Carver introduced the idea of crop rotation, growing soil-replenishing plants like peanuts, soybeans, and sweet potatoes to restore nutrients to soil depleted by years of growing cotton. Although the result was high yields of cotton, a surplus of peanuts and other non-cotton products led to Carver’s development of more than 300 food, industrial, and commercial products from peanuts including milk, Worcestershire sauce, punches, writing inks, cooking oils, salad oils, paper, cosmetics, soaps, and wood stains. He also experimented with peanut-based medicines, such as antiseptics, laxatives, and goiter medications.


Abundant Yields

The nation’s first edible park has been recognized in The Smithsonian, New York Times, and multiple scientific articles about food security. With over 40 varieties of mature fruit and nut trees, a butterfly habitat, and a community garden, maintaining the space is a year-round job for dedicated volunteers. This grassroots approach gives the community an ongoing sense of pride and ownership in the project.

To volunteer at the next work and learn day, contact Stephens-Lee Community Center at (828) 350-2058 or search APR programs.

If you are experiencing hunger or food insecurity, visit the City of Asheville’s food resource map or explore NC 211’s database.


Do you have photos or stories to share about Dr. George Washington Carver Edible Park? Please send them to so APR can be inspired by the past as we plan our future.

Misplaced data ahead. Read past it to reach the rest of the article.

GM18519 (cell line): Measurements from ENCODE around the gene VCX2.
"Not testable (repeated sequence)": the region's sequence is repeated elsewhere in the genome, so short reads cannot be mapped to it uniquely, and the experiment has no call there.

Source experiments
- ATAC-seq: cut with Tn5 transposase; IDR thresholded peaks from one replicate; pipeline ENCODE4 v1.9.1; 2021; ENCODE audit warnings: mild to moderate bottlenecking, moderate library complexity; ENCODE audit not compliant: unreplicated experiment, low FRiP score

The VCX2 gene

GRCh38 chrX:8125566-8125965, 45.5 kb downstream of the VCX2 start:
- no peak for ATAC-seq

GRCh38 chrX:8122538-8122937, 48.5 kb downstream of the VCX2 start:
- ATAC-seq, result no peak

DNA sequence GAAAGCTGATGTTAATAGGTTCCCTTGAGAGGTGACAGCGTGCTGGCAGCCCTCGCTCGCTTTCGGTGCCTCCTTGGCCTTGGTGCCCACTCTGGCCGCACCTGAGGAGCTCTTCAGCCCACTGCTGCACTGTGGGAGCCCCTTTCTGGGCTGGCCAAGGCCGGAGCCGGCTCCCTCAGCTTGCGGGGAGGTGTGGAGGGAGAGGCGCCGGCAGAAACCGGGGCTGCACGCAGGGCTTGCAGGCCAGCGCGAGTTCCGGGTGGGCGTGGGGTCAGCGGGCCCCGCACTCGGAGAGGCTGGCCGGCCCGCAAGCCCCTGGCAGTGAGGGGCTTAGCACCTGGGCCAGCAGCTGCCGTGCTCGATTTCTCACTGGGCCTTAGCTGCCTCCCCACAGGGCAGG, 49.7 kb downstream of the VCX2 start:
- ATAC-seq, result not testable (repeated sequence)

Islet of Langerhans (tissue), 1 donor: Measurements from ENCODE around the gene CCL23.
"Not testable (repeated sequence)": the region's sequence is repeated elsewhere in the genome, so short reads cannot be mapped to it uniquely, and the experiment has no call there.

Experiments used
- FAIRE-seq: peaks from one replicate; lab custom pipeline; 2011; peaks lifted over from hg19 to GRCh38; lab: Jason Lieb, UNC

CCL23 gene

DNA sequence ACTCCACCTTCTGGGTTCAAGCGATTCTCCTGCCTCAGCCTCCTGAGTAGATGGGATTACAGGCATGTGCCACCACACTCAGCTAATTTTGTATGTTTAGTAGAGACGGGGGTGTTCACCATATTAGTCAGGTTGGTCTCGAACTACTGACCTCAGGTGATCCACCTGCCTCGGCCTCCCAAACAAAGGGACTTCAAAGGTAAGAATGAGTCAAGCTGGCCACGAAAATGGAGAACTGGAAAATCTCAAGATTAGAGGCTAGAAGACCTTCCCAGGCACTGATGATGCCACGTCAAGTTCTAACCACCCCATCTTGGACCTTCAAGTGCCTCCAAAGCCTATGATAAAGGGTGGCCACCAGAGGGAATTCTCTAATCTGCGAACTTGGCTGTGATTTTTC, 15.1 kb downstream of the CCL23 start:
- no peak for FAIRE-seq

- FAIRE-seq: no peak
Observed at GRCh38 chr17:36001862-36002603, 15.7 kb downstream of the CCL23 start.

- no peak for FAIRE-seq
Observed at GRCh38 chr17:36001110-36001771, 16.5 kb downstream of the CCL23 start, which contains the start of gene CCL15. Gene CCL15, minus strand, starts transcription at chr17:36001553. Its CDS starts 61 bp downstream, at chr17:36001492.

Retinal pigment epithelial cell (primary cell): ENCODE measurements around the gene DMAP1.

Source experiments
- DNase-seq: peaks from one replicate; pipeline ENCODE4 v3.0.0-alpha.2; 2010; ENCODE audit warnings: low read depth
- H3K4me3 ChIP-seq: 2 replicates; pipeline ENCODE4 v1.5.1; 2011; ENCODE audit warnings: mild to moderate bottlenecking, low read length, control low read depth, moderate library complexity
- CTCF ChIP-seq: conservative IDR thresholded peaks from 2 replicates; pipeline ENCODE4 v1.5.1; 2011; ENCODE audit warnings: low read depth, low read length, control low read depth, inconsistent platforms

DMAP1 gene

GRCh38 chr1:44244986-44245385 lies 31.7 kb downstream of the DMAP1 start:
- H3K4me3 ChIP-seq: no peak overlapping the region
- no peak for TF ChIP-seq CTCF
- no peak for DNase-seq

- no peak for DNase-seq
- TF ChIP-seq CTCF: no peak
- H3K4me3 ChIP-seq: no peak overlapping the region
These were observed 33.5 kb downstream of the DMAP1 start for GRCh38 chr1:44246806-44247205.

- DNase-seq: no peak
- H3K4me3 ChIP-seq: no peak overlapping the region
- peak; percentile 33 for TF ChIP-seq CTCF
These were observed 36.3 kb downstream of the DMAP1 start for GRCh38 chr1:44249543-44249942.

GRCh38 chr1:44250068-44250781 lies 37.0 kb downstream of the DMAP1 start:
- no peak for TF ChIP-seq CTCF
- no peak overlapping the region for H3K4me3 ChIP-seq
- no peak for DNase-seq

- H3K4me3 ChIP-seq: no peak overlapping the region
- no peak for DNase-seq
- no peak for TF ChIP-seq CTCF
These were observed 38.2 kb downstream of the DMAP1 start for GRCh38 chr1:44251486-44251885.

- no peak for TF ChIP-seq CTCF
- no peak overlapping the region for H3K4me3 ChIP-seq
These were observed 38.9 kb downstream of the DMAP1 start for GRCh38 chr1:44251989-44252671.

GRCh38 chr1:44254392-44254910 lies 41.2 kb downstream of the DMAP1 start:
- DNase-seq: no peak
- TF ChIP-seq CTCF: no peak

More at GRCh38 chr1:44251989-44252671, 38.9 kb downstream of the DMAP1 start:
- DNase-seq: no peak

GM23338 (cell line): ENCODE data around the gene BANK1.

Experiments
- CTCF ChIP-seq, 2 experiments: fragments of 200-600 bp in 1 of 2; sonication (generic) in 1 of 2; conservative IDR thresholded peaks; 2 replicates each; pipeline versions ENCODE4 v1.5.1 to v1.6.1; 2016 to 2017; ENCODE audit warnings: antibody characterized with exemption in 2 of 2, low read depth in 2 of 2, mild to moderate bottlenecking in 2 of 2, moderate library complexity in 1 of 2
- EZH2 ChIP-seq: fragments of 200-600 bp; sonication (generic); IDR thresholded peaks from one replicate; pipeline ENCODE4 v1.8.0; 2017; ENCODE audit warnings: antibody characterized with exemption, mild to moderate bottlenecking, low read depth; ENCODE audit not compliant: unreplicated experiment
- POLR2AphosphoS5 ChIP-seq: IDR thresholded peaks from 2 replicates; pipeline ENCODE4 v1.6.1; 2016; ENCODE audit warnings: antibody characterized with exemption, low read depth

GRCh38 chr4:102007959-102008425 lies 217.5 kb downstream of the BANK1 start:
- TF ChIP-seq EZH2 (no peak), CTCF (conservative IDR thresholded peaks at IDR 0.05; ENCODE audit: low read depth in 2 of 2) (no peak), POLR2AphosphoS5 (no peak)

Photo and Image Credits

  1. Work and learn days include educational presentations and hands-on activities for all ages.
  2. A view across South Charlotte Street during construction provides a view of the site’s size that’s hard to imagine today as it’s covered with mature trees, vines, and other plants.
  3. Dr. George Washington Carver Edible Park’s success is largely thanks to thousands of volunteers who have given time and talent to shape the space over the years.
  4. Many of the original trees and plants remain in the food forest today.
  5. Lady Gloria Free helped establish the edible park in the East End Valley Street neighborhood. A community activist and Asheville native who helped originate Goombay, she requested the food forest be named in memory of Dr. Carver.
  6. With over 40 different species of fruit and nut trees, a walk through this city park finds figs, apples, pears, chestnuts, hazelnuts, plums, peaches, grapes, and paws paws – to name a few. While visitors are encouraged to enjoy freshly picked produce from the park, they are discouraged from taking more than their fair share. Courtesy of Dr. George Washington Carver Edible Park Facebook Page.